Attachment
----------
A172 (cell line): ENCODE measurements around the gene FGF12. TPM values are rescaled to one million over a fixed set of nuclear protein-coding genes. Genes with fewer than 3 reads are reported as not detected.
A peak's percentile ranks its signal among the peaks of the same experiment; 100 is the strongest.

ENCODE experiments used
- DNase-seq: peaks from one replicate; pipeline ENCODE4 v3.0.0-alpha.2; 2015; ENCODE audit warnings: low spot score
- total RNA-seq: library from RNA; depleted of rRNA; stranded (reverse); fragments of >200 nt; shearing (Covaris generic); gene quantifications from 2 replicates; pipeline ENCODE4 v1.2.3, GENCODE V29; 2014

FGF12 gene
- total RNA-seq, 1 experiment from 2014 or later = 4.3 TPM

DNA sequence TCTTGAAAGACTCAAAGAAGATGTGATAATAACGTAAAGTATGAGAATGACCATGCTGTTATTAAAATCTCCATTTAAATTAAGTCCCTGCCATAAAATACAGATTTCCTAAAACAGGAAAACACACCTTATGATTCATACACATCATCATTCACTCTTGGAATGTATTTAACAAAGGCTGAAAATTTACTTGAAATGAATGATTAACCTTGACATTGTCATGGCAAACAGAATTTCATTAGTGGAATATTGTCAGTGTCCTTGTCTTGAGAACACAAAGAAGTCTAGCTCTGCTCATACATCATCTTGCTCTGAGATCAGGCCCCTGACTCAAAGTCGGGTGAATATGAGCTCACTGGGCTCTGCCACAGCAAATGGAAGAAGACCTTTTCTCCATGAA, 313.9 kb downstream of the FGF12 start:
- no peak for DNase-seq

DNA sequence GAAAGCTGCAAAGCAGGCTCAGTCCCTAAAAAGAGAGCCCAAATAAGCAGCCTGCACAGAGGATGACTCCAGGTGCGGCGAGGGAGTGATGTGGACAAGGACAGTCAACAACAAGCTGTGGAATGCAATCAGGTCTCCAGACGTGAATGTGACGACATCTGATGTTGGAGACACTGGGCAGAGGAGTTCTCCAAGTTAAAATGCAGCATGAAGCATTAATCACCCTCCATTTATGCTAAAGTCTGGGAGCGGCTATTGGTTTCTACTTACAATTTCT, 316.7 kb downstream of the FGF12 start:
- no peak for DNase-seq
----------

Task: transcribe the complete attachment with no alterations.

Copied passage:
A172 (cell line): ENCODE measurements around the gene FGF12. TPM values are rescaled to one million over a fixed set of nuclear protein-coding genes. Genes with fewer than 3 reads are reported as not detected.
A peak's percentile ranks its signal among the peaks of the same experiment; 100 is the strongest.

ENCODE experiments used
- DNase-seq: peaks from one replicate; pipeline ENCODE4 v3.0.0-alpha.2; 2015; ENCODE audit warnings: low spot score
- total RNA-seq: library from RNA; depleted of rRNA; stranded (reverse); fragments of >200 nt; shearing (Covaris generic); gene quantifications from 2 replicates; pipeline ENCODE4 v1.2.3, GENCODE V29; 2014

FGF12 gene
- total RNA-seq, 1 experiment from 2014 or later = 4.3 TPM

DNA sequence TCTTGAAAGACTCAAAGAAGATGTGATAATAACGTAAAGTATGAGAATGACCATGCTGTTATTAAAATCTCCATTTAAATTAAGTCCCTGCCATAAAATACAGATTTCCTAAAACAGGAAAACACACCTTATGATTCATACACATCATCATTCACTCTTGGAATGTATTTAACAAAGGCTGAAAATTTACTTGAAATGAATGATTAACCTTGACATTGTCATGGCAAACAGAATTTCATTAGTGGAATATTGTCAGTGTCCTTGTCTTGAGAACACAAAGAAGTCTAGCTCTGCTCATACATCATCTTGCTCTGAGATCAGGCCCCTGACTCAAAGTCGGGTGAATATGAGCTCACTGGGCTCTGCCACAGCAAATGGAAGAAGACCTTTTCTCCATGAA, 313.9 kb downstream of the FGF12 start:
- no peak for DNase-seq

DNA sequence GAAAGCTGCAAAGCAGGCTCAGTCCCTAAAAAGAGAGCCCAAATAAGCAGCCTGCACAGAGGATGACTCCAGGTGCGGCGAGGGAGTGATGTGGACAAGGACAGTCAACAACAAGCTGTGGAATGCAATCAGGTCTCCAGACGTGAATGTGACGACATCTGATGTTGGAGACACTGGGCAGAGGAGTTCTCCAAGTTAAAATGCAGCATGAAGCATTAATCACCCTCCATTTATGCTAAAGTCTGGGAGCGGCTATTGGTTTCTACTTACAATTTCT, 316.7 kb downstream of the FGF12 start:
- no peak for DNase-seq